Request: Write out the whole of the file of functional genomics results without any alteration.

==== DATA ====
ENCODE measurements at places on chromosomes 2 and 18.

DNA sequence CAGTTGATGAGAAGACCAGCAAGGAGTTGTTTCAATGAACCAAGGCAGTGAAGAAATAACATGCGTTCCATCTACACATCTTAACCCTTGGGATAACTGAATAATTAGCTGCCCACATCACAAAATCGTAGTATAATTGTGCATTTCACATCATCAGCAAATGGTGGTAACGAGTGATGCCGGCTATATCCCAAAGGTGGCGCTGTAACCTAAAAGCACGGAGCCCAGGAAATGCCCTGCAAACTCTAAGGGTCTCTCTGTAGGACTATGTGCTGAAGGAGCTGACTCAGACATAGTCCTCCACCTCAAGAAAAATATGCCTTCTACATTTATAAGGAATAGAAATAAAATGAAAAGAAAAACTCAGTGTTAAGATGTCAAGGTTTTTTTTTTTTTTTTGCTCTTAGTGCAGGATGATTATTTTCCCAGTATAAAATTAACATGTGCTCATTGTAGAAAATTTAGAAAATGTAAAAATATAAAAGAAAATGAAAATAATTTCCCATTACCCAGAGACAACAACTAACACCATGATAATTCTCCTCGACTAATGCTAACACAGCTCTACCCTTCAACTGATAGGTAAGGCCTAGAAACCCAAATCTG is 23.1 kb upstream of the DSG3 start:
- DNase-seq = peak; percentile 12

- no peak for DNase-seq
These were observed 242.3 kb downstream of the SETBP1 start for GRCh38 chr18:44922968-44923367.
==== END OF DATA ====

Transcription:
ENCODE measurements at places on chromosomes 2 and 18.

DNA sequence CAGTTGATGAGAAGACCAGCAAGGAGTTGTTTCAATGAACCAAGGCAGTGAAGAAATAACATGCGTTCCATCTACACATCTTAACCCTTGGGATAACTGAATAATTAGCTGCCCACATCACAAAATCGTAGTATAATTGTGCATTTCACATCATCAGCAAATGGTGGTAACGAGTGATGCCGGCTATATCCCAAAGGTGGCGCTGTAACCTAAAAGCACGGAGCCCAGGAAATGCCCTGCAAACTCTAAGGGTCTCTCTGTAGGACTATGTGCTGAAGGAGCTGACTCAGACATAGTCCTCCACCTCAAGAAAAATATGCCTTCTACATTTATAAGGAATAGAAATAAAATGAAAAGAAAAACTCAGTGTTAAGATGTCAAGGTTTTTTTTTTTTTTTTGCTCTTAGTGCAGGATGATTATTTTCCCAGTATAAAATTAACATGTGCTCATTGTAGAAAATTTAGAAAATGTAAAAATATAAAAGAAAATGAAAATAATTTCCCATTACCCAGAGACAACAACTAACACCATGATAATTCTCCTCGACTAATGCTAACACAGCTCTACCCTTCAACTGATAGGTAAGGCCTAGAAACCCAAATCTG is 23.1 kb upstream of the DSG3 start:
- DNase-seq = peak; percentile 12

- no peak for DNase-seq
These were observed 242.3 kb downstream of the SETBP1 start for GRCh38 chr18:44922968-44923367.